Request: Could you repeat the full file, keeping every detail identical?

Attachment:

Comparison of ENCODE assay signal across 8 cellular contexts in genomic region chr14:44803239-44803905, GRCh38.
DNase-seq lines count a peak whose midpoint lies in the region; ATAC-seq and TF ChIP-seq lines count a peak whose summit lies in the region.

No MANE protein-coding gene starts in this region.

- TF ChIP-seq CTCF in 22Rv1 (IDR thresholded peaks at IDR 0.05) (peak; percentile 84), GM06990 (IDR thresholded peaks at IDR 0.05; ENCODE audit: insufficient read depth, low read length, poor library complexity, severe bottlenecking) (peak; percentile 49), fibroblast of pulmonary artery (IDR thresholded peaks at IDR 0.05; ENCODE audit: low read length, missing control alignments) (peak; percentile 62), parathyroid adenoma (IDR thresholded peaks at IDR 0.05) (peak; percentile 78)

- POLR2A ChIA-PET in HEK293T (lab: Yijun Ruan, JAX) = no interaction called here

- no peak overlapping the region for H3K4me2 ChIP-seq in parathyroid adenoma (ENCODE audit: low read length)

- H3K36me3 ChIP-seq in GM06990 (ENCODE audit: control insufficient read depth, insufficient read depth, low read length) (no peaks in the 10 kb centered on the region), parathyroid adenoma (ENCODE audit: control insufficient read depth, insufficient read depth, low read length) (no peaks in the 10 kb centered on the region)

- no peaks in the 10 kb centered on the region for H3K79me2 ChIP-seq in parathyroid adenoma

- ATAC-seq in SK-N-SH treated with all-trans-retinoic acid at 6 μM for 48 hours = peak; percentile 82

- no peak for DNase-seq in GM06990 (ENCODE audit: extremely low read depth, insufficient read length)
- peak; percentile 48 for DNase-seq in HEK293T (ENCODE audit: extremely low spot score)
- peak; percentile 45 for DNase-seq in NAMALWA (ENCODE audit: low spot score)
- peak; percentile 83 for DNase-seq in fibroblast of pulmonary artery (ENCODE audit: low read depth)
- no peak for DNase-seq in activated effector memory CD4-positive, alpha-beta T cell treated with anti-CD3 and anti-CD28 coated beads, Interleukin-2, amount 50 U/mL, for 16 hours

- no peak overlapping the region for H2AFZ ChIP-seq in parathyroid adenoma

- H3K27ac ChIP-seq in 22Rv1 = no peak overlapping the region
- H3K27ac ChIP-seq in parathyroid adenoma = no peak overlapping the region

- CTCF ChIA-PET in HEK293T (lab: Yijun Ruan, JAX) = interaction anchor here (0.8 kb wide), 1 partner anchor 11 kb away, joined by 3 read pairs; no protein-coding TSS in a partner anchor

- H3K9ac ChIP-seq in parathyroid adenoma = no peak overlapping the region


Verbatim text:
Comparison of ENCODE assay signal across 8 cellular contexts in genomic region chr14:44803239-44803905, GRCh38.
DNase-seq lines count a peak whose midpoint lies in the region; ATAC-seq and TF ChIP-seq lines count a peak whose summit lies in the region.

No MANE protein-coding gene starts in this region.

- TF ChIP-seq CTCF in 22Rv1 (IDR thresholded peaks at IDR 0.05) (peak; percentile 84), GM06990 (IDR thresholded peaks at IDR 0.05; ENCODE audit: insufficient read depth, low read length, poor library complexity, severe bottlenecking) (peak; percentile 49), fibroblast of pulmonary artery (IDR thresholded peaks at IDR 0.05; ENCODE audit: low read length, missing control alignments) (peak; percentile 62), parathyroid adenoma (IDR thresholded peaks at IDR 0.05) (peak; percentile 78)

- POLR2A ChIA-PET in HEK293T (lab: Yijun Ruan, JAX) = no interaction called here

- no peak overlapping the region for H3K4me2 ChIP-seq in parathyroid adenoma (ENCODE audit: low read length)

- H3K36me3 ChIP-seq in GM06990 (ENCODE audit: control insufficient read depth, insufficient read depth, low read length) (no peaks in the 10 kb centered on the region), parathyroid adenoma (ENCODE audit: control insufficient read depth, insufficient read depth, low read length) (no peaks in the 10 kb centered on the region)

- no peaks in the 10 kb centered on the region for H3K79me2 ChIP-seq in parathyroid adenoma

- ATAC-seq in SK-N-SH treated with all-trans-retinoic acid at 6 μM for 48 hours = peak; percentile 82

- no peak for DNase-seq in GM06990 (ENCODE audit: extremely low read depth, insufficient read length)
- peak; percentile 48 for DNase-seq in HEK293T (ENCODE audit: extremely low spot score)
- peak; percentile 45 for DNase-seq in NAMALWA (ENCODE audit: low spot score)
- peak; percentile 83 for DNase-seq in fibroblast of pulmonary artery (ENCODE audit: low read depth)
- no peak for DNase-seq in activated effector memory CD4-positive, alpha-beta T cell treated with anti-CD3 and anti-CD28 coated beads, Interleukin-2, amount 50 U/mL, for 16 hours

- no peak overlapping the region for H2AFZ ChIP-seq in parathyroid adenoma

- H3K27ac ChIP-seq in 22Rv1 = no peak overlapping the region
- H3K27ac ChIP-seq in parathyroid adenoma = no peak overlapping the region

- CTCF ChIA-PET in HEK293T (lab: Yijun Ruan, JAX) = interaction anchor here (0.8 kb wide), 1 partner anchor 11 kb away, joined by 3 read pairs; no protein-coding TSS in a partner anchor

- H3K9ac ChIP-seq in parathyroid adenoma = no peak overlapping the region